yes it does get dirty over time but take a couple of old dryer sheets , cut them into quaters , put them in your case tumbler and they will remove most of the dust and crud and greatly prolong the life of the media, change them each time you tumble brass. If you want to add some polishing agent Nu Finish 2000 car cleaner works very well and is cheap, A couple of tablespoonsful slowly poured over the media while running (vibrator type tumbler) or mixed slowly into the media before adding to a rolling tumbler is plenty, let the tumbler run a few minutes before you add the brass. Cleaning your brass even if it doesnt hit the ground is always a good idea as it removes the powder residue from the cases and if for no other reason keeps your dies nice and clean to help prevent burrs in them that can scratch the brass and reduce buildup in the neck and shoulder areas of the brass. Tumble your brass before you deprime it to help keep the primer pockets and flash holes as free of media as possible. If your old media starts to feel somewhat sticky to the touch scrap it or you will spend hours picking and brushing the stuff out of your cases. Pet centers are a good source for the media as they use it for pet bedding and is cheaper as a rule than the shooting retailers. You can wash walnut media in a bucket with a little dish soap and drain it through a fine wire strainer, rinse same way, put on a cookie sheet and put in a warm 150 degree oven to dry . Corn cob media is not as water friendly.
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Old December 28, 2008, 05:43 PM   #9
sserdlihc
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When it starts getting black, toss it out. One word of caution for you. Do not mix your brass. I made this mistake one time It seemed like it took me for ever to get my 9s' out of my 45s'.
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Old December 28, 2008, 06:37 PM   #10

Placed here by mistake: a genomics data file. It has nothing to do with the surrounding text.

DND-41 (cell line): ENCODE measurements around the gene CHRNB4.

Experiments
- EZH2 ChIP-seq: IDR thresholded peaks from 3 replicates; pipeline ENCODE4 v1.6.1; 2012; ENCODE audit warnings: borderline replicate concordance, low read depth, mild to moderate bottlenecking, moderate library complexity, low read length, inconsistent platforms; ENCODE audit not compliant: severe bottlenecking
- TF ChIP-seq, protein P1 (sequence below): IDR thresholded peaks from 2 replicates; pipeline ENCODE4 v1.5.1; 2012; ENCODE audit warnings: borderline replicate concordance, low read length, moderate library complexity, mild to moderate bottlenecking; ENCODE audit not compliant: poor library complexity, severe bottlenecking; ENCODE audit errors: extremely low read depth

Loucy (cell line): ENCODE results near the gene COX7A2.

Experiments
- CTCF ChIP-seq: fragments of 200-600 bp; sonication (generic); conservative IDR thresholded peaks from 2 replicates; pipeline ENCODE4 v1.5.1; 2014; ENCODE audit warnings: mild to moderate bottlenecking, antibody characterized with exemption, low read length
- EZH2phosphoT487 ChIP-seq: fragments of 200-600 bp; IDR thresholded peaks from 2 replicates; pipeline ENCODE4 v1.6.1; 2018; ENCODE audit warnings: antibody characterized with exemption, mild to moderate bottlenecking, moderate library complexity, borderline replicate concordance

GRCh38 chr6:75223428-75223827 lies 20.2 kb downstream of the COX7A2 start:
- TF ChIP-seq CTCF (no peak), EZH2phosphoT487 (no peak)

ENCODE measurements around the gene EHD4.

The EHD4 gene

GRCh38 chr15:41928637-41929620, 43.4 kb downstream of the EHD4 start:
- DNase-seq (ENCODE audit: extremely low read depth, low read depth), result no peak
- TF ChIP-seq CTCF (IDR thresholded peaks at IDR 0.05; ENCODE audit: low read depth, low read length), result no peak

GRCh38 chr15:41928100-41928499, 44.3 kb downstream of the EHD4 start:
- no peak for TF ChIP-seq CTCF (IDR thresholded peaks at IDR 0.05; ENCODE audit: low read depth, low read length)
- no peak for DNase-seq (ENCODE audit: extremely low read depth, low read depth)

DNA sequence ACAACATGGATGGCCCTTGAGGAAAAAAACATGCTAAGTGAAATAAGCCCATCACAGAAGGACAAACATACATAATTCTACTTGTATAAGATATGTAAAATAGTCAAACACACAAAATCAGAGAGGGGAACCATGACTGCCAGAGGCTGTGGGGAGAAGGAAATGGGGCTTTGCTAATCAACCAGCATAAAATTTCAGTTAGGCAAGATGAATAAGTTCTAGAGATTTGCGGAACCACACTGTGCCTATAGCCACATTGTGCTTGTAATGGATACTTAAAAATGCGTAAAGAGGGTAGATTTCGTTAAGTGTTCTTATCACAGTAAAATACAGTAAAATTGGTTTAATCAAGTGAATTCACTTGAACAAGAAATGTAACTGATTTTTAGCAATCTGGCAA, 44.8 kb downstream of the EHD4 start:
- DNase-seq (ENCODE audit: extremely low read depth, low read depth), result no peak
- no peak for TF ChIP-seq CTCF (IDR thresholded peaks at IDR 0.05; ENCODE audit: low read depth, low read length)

TonyAR308
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Thanks Dave.
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Old December 28, 2008, 06:48 PM   #11
armedtotheteeth
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I got a dumb question... How full is full? I mean how do you know you have put too much brass in your tumbler?? Its still rotating, not as fast, but still going. Reason I ask, I got a lot of brass. I run the thing while Im at work and my wife has to listen too it, not me . Anyways, I have a Frankford Arsenal "quick N ez" tumber with 260 308 cases in it. Wondering where to stop.
I too use paper in my tumbler. Paper towels work pretty good. Seems to keep the crud out. I add a little flitz polish and let it run about 10 minutes before loading it up with brass. I use Walnut media from RCBS. Next time i might try something cheaper, but this stuff has lasted 2 years so i cant whine about it.
AS for tumbling before i load, I dont.
I wash my cases with soapy water and let dry.
Size, deprime and trim. Anneal them if it is time. Tumble them without primers in them to clean the pocket , just a little bit.
Then comes the fun part of removing the stuck media in EVERY DAMN CASE! Oh well, gives me something to do.
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Old December 28, 2008, 08:46 PM   #12
PCJim
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Armed, get yourself an appliance/light timer, those 24 hour dial units that turn the lights on and off when you're away from home. Set the trips for 2 hours or so, plug in your tumbler, turn the dial until it just comes on and head off to work. Your wife may appreciate your thoughtfulness.
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Old December 28, 2008, 10:28 PM   #13
armedtotheteeth
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pC- THAT WOULD TAKE ALL THE FUN OUT OF IT GOOD thought though. You know it says on the label " do not leave unattended"
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Old December 29, 2008, 11:23 AM   #14
PCJim
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Armed, Ron Popeil says that too about that "set it and forget it" rotisserie (sp) that he sells when you read the manual. Look at it this way, the timer is the attendant... All the best, Jim